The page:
In the absence of a live nativity at our church this Christmas Eve in the time of Covid, I cannot offer my usual photos of curious onlookers mingling happily with the sweet-tempered camels Samson or Delilah. Or with their other charming cohorts, the brown burro, the velvet-coated humpback ox, the several sheep or goats.
Here instead is this little clothespin nativity that my daughter and I made together many years ago. Simple and humble, made from materials we already had, it seems especially appropriate this Christmas Eve. It points toward what’s important, what’s essential, on this night and every night. The message of Christmas is, in one word, love. Love embodied in a baby. A baby sent by God to grow up and model love not only to his human contemporaries, but to all future generations. The message is so powerful that it remains as vital today as it was 2,000 years ago.
It’s the love that mingles the divine and the human. It’s the love that shines in the darkness. And the darkness, including the darkness of a pandemic, will not overcome it.
In 2013 I wrote a post about decorating the tree stump at the edge of our front yard with a Christmas wreath. In the course of seven years, the stump has changed substantially, as most of us have. I didn’t hang the wreath the past two years, but this year it seemed fitting to do so. The original post appears immediately below, followed by the current update.
Deck the Tree Stump (2013)
This December, we hung a big wreath on the craggy silver maple stump in front of our house. It seemed like an interesting, if unexpected, spot for a wreath. And by decorating the tree, we could send a message to those who might see it as a business opportunity, as well as to those who think the stump is unsightly and wonder why we leave it standing. The wreath says, We love this old tree trunk, and we’re letting nature take its course.
Then I thought a little more about it, and the pairing struck me as even more appropriate in its juxtaposition of life and death. The stump is the opposite of the traditional evergreen Christmas tree. Firs and spruces, retaining the appearance of vitality through the winter, get the privilege of being cut down, hauled into our homes, strung with lights and ornaments, and left to wither and die. It’s tough work, being a symbol. Our maple, though, would be in no such danger. If intact, it would be gray-brown and leafless by now, like its neighbors in our yard. But of course, it’s a stump, a snag, and already dead. Yet it harbors vast, unseen colonies of creatures that go about the business of breaking down lifeless material. It won’t be long before nature’s course is run. The stump may not be here next year; its center is soft. All the more reason to decorate it this year.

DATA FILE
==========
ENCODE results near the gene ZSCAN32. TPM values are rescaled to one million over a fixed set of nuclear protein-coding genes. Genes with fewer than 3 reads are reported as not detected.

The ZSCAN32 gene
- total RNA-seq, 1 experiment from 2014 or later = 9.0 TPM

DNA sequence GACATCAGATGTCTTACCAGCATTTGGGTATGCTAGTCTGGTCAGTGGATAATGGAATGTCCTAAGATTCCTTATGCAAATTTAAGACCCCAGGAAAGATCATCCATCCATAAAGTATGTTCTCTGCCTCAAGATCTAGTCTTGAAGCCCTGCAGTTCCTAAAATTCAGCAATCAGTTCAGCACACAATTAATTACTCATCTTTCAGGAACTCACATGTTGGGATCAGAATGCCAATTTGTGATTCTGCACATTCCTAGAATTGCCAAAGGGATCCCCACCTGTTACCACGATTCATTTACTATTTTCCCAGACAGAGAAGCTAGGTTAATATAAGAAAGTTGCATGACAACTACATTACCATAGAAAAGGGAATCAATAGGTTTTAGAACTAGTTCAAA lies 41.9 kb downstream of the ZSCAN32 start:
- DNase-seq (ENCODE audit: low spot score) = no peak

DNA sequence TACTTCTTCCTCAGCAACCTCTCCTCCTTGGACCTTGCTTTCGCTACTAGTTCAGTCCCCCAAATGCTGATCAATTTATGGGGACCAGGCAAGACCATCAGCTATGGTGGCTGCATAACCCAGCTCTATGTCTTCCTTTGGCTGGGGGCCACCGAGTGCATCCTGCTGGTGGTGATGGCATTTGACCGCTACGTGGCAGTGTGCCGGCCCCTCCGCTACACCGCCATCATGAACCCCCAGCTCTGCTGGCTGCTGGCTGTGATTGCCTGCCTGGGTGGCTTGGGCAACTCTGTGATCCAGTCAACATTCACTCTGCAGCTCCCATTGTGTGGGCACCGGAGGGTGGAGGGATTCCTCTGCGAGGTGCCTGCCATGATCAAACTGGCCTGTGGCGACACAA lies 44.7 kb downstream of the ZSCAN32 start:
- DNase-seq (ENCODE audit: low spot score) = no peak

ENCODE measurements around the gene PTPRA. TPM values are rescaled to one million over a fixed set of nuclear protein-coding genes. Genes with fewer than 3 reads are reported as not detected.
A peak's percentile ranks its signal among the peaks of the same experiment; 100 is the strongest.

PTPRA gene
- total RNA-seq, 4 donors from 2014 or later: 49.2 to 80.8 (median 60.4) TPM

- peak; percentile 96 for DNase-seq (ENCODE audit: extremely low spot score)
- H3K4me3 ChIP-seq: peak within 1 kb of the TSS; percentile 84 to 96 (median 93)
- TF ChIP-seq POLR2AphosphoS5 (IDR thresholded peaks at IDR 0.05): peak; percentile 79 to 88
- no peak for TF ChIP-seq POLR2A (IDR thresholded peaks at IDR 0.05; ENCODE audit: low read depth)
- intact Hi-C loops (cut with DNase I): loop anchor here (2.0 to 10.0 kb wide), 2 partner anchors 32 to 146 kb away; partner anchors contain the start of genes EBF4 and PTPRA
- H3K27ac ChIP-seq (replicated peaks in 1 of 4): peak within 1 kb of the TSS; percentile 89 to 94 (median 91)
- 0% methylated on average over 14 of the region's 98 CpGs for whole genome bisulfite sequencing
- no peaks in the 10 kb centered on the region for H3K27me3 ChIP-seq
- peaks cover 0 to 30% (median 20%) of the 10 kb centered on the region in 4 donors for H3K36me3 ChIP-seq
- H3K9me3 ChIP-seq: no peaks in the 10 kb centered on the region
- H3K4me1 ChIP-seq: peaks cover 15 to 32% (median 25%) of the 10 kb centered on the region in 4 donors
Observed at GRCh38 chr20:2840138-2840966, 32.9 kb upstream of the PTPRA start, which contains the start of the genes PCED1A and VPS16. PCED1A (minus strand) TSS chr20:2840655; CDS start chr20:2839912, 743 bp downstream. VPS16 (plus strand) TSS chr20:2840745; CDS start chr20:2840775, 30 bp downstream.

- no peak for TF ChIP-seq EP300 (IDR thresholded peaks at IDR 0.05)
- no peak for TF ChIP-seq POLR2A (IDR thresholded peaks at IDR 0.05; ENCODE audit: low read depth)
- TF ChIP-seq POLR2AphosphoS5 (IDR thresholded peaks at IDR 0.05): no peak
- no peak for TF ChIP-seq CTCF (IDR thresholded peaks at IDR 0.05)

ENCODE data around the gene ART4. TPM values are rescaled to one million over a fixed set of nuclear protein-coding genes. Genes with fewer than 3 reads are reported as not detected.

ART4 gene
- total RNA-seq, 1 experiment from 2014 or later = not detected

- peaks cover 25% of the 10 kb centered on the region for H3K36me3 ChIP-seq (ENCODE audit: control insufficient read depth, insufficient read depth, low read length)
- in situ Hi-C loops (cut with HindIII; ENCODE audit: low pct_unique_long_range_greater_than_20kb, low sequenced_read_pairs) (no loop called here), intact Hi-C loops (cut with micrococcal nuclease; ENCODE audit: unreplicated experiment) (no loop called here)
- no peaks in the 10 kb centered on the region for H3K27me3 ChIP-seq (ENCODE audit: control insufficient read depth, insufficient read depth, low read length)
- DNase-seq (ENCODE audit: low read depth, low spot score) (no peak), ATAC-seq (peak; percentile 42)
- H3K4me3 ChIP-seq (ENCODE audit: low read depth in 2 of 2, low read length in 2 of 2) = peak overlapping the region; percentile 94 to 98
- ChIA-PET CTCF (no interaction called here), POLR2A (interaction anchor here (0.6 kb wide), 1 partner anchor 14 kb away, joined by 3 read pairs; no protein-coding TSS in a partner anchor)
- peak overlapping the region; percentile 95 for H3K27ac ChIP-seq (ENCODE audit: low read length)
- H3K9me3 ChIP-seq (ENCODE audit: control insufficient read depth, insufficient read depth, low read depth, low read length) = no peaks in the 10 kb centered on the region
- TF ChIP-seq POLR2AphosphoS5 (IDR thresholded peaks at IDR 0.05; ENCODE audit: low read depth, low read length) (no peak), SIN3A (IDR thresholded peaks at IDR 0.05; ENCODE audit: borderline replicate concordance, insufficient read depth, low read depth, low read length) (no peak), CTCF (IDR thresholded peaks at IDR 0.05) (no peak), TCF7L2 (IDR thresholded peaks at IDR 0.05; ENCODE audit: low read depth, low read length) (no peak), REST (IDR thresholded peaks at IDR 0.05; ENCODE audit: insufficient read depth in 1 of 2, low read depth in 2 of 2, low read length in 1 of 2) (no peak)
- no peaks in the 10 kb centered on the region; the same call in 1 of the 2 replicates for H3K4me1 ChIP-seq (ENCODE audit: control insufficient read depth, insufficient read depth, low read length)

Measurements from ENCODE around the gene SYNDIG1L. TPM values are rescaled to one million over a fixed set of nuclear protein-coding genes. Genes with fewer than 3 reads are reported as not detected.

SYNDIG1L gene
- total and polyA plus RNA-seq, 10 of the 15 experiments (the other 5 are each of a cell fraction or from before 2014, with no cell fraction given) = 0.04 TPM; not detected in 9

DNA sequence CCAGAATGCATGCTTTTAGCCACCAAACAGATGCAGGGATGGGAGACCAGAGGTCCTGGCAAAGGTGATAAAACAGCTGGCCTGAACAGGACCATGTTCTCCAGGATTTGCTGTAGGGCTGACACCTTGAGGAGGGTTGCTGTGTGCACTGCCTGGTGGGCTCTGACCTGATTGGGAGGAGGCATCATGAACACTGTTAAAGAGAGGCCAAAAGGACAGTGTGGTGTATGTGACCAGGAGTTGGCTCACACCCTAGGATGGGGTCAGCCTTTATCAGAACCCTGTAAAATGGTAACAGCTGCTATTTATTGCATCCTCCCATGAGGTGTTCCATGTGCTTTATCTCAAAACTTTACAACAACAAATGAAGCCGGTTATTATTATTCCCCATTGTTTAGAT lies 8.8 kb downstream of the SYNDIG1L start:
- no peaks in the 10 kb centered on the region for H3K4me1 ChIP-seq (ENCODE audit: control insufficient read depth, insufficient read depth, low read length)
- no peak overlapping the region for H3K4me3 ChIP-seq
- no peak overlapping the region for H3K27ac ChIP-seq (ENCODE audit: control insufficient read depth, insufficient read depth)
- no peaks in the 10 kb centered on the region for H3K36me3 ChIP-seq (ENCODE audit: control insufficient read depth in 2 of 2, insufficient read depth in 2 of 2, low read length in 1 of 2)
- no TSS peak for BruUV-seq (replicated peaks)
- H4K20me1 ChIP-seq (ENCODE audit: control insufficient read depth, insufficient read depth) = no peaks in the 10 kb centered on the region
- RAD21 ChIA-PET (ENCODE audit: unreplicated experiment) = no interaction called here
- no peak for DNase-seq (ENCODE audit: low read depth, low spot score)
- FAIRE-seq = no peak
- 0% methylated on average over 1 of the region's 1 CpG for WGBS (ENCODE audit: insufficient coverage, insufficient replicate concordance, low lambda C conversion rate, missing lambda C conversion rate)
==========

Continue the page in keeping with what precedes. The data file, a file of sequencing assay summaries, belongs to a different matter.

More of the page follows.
My husband and daughter hung the wreath one weekend afternoon, as I was napping, trying to get over a persistent cold. When I trudged out to the road to see their handiwork, a new insight hit me.
I like to think that God works with us for good, despite ourselves, despite our selfish intentions and our vanity. I initially wanted to decorate the tree because I thought it would look pretty, if a bit odd. In truth, it was a way of declaring a certain pride in being different, in having the ability to see beauty where others see ugliness.
But once up, the wreath reminded me of a greater truth, of the essence of my Christian faith. Out of death comes new, transformed life. How better to say it than in the words of John 3: 16:
For God so loved the world that he gave his only Son, so that everyone who believes in him may not perish but may have eternal life.
And then the snow settled beautifully on the wreath and the tree, on the green and the gray, on the quick and the dead, like a blessing from above.
Update: The Remains of the Stump (2020)
The stump lasted far longer than I expected. But nature, human error, and cars have taken their toll. It’s in a vulnerable spot, close to the narrow road, on a particularly sharp turn that’s proven problematic for drivers time and time again. Several years ago one May morning we were awakened around dawn by a policeman at our door. He asked if that was our vehicle outside. “What vehicle?,” I heard my husband ask in a confused tone, after he’d finally made his way downstairs to the door.
“The one in the tree.”
And sure enough, it appeared that a dark minivan had merged with the tree. While most of the stump remained, it must have been considerably weakened, as its decline soon accelerated.